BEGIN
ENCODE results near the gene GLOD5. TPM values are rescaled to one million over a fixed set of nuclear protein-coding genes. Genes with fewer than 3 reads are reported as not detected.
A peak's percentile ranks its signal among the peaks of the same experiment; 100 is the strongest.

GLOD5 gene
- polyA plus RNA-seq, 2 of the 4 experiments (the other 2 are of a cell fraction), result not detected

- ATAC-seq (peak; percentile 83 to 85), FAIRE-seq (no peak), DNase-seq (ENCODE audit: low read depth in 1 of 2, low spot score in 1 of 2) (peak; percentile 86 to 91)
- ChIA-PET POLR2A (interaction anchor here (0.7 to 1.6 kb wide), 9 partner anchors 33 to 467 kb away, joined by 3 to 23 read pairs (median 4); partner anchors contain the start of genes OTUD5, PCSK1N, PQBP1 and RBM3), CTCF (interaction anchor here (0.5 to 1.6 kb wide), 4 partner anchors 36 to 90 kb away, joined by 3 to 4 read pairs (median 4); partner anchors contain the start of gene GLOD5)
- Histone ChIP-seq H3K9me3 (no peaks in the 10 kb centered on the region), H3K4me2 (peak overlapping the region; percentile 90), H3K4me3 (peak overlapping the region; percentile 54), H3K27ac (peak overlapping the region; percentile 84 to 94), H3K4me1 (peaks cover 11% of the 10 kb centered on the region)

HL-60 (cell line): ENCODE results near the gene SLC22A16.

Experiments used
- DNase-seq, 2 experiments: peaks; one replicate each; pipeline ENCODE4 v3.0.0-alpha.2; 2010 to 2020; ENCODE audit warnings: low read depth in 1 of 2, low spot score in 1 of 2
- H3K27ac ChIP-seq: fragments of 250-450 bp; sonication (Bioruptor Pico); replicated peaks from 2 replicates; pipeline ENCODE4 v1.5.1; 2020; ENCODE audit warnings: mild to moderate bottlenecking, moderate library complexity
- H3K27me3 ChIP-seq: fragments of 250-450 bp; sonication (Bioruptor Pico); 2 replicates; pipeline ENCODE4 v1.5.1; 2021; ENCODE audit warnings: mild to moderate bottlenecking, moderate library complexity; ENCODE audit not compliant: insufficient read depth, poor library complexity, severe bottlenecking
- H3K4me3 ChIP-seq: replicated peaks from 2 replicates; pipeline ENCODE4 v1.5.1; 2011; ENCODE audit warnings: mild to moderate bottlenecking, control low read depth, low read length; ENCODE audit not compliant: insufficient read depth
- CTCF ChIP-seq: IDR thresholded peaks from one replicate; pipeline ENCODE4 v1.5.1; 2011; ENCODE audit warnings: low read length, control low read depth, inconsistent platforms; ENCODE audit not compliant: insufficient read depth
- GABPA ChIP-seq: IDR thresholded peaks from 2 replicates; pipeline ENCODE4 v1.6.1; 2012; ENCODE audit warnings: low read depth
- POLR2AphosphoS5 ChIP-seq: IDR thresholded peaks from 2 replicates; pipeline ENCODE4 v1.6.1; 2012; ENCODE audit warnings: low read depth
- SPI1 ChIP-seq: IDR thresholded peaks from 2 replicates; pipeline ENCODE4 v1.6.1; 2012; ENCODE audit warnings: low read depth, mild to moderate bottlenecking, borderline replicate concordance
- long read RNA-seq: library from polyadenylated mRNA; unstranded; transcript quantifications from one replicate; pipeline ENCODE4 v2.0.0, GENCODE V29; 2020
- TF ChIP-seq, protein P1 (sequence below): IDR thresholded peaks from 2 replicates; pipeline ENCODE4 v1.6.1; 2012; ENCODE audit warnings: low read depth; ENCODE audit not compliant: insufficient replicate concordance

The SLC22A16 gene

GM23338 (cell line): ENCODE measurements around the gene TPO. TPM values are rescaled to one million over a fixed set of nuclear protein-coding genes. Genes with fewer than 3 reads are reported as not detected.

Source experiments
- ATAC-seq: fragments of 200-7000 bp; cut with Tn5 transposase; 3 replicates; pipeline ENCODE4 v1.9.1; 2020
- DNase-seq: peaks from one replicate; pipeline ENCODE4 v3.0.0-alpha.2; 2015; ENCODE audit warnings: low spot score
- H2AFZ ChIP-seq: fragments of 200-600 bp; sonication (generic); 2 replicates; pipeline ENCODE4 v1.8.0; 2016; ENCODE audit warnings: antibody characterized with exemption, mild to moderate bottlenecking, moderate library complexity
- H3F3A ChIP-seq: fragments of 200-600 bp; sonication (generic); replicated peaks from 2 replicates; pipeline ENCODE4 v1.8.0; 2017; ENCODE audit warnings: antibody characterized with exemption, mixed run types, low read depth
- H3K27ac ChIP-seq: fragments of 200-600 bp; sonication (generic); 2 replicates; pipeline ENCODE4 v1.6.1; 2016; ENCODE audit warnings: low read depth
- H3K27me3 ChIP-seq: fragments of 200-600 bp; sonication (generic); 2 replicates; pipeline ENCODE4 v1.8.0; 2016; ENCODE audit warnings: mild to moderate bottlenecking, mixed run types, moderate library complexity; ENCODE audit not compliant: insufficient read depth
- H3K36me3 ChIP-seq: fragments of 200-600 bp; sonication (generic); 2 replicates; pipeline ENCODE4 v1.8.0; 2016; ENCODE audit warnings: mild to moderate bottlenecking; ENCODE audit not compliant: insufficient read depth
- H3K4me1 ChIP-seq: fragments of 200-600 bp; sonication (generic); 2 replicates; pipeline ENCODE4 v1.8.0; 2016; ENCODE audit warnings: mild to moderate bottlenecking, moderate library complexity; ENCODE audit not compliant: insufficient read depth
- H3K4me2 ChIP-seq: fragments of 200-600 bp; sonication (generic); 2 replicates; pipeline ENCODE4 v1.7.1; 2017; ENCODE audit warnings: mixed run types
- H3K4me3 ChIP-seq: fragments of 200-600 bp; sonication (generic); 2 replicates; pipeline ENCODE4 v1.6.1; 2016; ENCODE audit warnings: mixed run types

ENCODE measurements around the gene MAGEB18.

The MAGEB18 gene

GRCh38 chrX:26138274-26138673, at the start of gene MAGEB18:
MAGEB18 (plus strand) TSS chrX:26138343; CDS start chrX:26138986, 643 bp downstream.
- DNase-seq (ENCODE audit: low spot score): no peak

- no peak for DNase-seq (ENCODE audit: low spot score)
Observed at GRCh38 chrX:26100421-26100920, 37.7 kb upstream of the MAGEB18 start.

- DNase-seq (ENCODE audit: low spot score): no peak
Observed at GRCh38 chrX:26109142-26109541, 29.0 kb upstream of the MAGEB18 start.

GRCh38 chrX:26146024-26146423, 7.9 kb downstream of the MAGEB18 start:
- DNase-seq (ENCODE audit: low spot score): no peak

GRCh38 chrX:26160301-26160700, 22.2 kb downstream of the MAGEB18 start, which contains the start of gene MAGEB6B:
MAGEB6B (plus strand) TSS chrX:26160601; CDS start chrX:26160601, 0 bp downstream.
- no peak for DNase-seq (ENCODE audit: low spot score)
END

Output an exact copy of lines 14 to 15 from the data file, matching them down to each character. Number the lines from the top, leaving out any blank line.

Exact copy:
- CTCF ChIP-seq: IDR thresholded peaks from one replicate; pipeline ENCODE4 v1.5.1; 2011; ENCODE audit warnings: low read length, control low read depth, inconsistent platforms; ENCODE audit not compliant: insufficient read depth
- GABPA ChIP-seq: IDR thresholded peaks from 2 replicates; pipeline ENCODE4 v1.6.1; 2012; ENCODE audit warnings: low read depth